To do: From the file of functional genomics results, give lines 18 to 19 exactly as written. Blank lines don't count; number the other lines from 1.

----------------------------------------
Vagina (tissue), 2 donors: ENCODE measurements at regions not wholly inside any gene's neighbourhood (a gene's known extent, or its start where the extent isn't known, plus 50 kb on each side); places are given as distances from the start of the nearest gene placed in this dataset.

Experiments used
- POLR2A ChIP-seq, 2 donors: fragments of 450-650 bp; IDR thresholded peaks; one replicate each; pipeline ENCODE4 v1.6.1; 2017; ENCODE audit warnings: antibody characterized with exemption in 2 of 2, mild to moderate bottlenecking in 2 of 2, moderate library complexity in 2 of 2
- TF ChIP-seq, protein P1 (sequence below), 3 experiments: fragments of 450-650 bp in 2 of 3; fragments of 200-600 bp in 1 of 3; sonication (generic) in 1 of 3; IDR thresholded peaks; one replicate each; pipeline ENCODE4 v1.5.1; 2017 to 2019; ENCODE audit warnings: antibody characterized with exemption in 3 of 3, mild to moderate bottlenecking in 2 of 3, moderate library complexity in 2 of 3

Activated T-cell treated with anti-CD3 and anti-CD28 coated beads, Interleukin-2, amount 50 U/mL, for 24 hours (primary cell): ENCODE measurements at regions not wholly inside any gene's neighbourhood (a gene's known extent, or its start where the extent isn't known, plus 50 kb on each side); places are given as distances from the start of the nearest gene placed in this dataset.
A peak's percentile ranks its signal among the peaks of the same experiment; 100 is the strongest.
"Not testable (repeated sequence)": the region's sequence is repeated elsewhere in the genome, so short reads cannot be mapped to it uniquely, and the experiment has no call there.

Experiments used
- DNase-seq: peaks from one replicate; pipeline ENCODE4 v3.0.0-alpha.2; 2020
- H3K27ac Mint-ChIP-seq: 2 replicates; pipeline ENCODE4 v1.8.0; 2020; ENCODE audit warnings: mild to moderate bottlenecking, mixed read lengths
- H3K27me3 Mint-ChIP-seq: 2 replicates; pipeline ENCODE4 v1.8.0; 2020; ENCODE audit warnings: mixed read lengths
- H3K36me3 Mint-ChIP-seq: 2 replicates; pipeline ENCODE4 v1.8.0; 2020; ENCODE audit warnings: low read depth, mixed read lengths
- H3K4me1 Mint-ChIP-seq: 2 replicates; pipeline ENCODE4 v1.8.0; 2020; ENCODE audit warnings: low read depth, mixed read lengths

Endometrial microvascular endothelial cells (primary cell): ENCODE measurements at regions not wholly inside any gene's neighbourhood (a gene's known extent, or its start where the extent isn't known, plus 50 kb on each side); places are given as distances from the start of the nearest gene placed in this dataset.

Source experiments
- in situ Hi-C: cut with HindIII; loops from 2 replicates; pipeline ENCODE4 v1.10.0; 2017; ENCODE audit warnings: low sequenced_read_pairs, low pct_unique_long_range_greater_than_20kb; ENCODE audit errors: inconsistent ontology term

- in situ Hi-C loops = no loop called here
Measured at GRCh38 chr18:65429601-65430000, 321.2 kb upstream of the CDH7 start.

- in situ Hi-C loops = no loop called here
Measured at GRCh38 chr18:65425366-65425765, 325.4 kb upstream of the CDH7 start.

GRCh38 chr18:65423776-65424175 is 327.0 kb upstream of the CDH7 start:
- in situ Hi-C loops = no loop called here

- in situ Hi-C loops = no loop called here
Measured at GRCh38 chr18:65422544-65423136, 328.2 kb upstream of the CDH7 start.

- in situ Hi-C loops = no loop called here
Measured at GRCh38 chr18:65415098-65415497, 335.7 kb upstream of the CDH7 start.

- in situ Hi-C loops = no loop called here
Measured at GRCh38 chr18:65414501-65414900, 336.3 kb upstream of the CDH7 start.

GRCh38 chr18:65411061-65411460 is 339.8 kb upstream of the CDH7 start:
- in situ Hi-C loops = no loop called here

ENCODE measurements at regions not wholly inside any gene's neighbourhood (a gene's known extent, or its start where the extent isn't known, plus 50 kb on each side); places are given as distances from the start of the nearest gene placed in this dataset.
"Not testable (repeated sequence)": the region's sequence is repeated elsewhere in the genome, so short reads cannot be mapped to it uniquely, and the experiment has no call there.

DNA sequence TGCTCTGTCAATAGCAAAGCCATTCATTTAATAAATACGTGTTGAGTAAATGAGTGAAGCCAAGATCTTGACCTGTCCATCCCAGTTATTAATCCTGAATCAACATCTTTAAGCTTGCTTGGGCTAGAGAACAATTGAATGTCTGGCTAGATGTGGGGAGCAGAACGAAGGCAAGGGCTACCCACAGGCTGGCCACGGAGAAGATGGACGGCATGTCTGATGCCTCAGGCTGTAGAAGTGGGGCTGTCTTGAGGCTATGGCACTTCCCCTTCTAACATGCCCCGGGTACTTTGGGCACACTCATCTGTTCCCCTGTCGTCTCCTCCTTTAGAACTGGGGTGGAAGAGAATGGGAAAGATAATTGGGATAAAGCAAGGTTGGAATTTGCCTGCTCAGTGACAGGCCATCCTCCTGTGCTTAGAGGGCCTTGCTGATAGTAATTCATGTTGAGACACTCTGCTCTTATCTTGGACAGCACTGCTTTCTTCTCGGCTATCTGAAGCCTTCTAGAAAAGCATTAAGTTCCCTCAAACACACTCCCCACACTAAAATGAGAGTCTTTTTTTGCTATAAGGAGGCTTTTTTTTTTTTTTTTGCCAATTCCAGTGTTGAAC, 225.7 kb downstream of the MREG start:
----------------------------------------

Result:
Measured at GRCh38 chr18:65429601-65430000, 321.2 kb upstream of the CDH7 start.

- in situ Hi-C loops = no loop called here